The phone rang late last night, someone who knows I don’t go to bed early is calling me to talk about the baseball game I missed, or
I had decided I didn’t want to go back, had no idea that I would quit so completely a few years after 2004 – except for the year of the Marathon bombing, when it was just that Boston won. the World Series.
I didn’t pay attention to baseball when I was a kid. My older brother was for some unfathomable reason a Brooklyn Dodgers fan, right down to his blue jacket; my dad was a Red Sox fan and I never thought they didn’t win the World Series after the playoffs, but beyond that I had no interest in baseball until that I go to high school, waiting for the tables at Narragansett That Impossible Dream in the summer of 1967.
The Red Sox won the wild card slot last night. I’m not going to think about it more than being thankful that I paid attention to it at the turn of the century, that I paid attention to it since I recovered from 1986, enough to know a lot of players in 2004.
And at that point, I left my keyboard and went to get a present from one of my oldest neighbors, from the following winter in 2004, a DVD – I will always have a DVD player – ” Faith Rewarded “. I had just put it in the player and had background noise from the other room as I wrote. Then I would watch a few minutes and kind of listen and go back when it was near the end. Of course, I was trapped. From the end of the 2003 season to the Charles River ducks.
It wasn’t just the tale of this summer, including the usual long summer slump, it was thinking of a cousin who lived in one of those Big Ten states where football reigned supreme, telling me that baseball was not even a sport. I didn’t even blink before I said “no, it’s a religion here” because at the time it was. I wrapped him in Peter Pan and Tinkerbell drinking the poison.
We only had to believe for this to happen. Weird to think of in 2004, I was channeling Peter Pan, asking the children of the world to applaud to show that they believed in fairies to bring Tink back to life, but I tempted fate by sending an email with only the word ” Believe !!”
Some people may not have lived here at the time, may not have carried the burden for decades in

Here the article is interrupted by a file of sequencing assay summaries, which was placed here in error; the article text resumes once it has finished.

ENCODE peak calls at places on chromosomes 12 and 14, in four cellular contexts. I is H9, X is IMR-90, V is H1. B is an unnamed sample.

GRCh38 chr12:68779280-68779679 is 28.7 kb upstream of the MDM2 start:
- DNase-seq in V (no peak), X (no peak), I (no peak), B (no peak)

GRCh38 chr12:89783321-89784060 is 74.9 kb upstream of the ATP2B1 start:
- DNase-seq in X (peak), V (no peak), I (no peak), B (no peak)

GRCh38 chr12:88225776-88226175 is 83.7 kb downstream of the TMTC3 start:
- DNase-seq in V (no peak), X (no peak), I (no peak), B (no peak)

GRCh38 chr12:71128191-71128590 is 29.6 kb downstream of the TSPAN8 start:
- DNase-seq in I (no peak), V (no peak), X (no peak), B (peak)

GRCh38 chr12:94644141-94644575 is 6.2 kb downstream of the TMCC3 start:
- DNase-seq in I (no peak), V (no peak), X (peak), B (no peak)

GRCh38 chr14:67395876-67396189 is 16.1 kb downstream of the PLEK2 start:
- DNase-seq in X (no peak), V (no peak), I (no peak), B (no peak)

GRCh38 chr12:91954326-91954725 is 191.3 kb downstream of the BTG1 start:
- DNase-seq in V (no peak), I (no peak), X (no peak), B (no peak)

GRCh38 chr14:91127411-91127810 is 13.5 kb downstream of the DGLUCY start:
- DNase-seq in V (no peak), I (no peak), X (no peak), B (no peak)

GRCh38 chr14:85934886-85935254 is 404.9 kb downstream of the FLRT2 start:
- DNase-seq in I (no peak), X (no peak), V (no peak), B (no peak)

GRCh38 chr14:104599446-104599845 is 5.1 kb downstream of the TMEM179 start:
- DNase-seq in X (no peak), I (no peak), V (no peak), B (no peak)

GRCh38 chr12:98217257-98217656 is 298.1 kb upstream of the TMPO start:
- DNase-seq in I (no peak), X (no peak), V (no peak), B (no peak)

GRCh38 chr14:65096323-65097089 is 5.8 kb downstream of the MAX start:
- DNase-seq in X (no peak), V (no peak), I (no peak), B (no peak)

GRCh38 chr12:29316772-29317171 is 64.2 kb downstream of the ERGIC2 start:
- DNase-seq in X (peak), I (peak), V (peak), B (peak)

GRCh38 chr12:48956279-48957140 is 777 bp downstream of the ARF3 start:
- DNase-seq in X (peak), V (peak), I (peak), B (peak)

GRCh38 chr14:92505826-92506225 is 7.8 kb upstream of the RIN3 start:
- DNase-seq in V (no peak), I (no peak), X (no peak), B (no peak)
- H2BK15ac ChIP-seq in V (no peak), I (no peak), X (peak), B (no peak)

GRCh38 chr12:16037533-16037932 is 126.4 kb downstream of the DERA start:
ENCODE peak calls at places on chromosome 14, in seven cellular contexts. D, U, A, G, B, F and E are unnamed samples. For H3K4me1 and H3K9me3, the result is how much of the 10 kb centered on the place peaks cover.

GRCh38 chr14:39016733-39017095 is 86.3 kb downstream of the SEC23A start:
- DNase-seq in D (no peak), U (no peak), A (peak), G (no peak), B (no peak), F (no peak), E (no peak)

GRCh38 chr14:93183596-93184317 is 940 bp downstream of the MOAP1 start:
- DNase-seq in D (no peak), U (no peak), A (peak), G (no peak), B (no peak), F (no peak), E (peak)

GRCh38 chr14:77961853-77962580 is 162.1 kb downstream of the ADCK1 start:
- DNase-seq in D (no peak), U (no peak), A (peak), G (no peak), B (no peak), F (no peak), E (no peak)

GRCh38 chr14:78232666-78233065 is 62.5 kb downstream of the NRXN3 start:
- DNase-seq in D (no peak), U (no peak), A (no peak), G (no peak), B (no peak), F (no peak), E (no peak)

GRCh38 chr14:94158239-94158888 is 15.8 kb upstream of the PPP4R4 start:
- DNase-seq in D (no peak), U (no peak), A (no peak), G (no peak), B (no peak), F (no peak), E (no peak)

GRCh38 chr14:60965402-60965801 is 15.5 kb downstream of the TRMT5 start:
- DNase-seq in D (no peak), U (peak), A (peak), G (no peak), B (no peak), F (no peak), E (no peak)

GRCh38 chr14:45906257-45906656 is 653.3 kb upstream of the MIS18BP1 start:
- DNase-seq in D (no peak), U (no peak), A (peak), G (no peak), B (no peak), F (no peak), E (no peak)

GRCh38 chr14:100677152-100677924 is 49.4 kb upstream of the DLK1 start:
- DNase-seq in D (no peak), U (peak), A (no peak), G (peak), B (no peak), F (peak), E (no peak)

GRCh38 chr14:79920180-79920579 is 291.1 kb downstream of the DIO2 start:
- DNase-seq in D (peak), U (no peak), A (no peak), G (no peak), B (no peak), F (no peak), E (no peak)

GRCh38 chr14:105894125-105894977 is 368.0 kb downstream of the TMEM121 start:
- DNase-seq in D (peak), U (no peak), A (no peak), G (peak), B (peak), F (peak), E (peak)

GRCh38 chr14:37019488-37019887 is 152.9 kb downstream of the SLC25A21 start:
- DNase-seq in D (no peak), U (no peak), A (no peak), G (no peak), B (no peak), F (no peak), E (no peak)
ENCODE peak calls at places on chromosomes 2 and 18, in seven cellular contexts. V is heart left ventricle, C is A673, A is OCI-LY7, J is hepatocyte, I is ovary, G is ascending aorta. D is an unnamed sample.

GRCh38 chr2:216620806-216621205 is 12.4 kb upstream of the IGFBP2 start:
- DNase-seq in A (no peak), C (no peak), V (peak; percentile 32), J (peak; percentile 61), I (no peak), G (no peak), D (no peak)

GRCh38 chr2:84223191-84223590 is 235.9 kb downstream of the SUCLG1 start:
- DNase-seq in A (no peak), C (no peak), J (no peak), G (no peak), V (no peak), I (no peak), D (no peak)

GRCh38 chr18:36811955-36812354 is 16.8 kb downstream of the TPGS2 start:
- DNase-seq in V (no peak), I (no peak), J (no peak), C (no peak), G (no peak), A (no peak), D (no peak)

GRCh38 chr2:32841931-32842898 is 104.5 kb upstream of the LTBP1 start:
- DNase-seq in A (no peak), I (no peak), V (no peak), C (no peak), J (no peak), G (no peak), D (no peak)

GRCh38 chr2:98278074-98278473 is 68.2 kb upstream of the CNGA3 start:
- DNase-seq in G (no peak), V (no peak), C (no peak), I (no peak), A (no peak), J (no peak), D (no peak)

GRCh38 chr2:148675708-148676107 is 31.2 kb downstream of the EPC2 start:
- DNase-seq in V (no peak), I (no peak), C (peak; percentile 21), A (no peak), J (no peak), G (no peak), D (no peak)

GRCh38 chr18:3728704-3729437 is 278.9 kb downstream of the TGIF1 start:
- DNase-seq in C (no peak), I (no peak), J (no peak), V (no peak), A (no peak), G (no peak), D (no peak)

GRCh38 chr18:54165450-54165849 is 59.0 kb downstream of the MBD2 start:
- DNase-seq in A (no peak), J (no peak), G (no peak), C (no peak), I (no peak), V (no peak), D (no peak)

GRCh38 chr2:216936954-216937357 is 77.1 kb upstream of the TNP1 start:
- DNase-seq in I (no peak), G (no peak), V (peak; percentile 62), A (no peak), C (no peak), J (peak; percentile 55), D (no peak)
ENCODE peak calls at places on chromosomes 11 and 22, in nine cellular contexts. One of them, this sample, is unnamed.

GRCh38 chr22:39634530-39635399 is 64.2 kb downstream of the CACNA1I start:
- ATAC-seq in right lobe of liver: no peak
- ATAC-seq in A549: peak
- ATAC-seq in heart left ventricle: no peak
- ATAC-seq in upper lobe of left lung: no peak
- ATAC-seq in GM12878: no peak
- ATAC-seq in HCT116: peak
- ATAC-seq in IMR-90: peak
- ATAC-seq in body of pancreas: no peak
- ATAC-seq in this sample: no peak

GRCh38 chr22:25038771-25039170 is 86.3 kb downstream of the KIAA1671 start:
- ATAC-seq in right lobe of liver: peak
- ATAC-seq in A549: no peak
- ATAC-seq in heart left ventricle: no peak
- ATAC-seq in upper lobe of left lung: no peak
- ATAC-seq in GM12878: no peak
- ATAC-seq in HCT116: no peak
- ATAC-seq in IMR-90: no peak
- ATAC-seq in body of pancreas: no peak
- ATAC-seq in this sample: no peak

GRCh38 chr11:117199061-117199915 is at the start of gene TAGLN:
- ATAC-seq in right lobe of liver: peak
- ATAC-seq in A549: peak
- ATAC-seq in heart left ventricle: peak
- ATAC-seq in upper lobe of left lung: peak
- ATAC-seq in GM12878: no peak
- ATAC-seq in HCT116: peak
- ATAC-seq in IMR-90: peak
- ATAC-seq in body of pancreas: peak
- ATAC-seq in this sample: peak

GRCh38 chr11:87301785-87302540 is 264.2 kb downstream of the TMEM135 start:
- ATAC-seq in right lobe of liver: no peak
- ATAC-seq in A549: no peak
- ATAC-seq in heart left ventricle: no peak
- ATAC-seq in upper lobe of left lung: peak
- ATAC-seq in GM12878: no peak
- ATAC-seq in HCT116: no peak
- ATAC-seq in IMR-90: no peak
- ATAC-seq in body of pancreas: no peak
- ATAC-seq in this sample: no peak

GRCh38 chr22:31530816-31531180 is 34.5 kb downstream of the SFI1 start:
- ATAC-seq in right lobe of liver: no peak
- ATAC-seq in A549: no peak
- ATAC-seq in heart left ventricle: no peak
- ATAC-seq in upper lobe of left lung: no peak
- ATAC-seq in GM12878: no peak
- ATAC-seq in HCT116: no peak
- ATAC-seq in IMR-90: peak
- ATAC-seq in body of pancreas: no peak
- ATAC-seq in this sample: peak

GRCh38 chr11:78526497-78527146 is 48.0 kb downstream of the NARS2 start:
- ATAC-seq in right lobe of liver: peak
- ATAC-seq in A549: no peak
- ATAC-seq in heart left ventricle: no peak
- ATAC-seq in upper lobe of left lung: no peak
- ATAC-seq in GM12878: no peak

this fourth World Series game in 2004, and might have watched this DVD wondering about the guy who said, as he woke up his sleeping kids for the ninth inning, he had a flash of worry that he could mark them for life with a devastating loss.
It was an incredibly sweet time, when no one under ninety had a fond memory of the Red Sox winning the World Series and suddenly, after eighty-six years, there was a regional collective moment. The DVD reminded me of it being so intergenerational, from longtime fans and longtime retired gamers to kids like those roused from sleep by a horny dad.
Yes, the Red Sox won the wild card slot, or in more local terms, the Yankees lost it. It’s still a long way to the World Series, and if things go well I will have forgotten all about baseball by the time this column goes to print.
It is October, alternately beautiful, sunny and blue and dry, and miserable, gray and damp. I stopped looking at the forecast, after carefully following it the other day and getting caught in a downpour that must have been drizzle.
I looked back over the years past, wondering about the weather, finding a variety of stories about climate change.
Then from the year Autumn was a, still chewing on whatever hard plastic I held in my hand, a cell phone requiring a trip to the Verizon store but reminiscent of Benny’s when we thought he would be there. forever.
The computers at the Verizon store in Wakefield were running slower than my DSL (when Verizon still recognized a difference between DSL and high speed) at home but mission finally accomplished, I went to institutions in Rhode Island, first the CVS where things have been rearranged. I haven’t left since
June and had forgotten. The difficulty in finding the most basic items was annoying – someone else from Block Island said “I don’t have time for this!” – and they didn’t even have the kind of hairbrush I wanted, another fall victim.
And so I ran off to Benny’s, soothing like coffee milk (and really, what all those fancy milk infused drinks that became so popular if not glorified in latte, Rhode Island was just ahead of the curve? on that one).
The simple red names in bold type are familiar, the ubiquitous tire sales signs heartwarming. The aisles stay lined up, with no fancy redesign, certainly meant to create a better experience and in so doing, pass shoppers past things they might not otherwise notice, let alone buy. Vacuum filters are where they’ve always been, and so are cleaning products. A very practical friend once called Benny’s the department store of choice.
Best of all, there was a really helpful salesperson who explained the variety of a product I should get for Block Island where the sun and the sea are in the air even. He could sell me what he had but I really should go to another store for something more appropriate for my situation.
Benny’s seems to be hooking up, despite the fierce competition, perhaps because they don’t mind sending someone out on the road for what they really need. The store is in its ninetieth year, the announcements tell us.
We knew what we had before it was gone.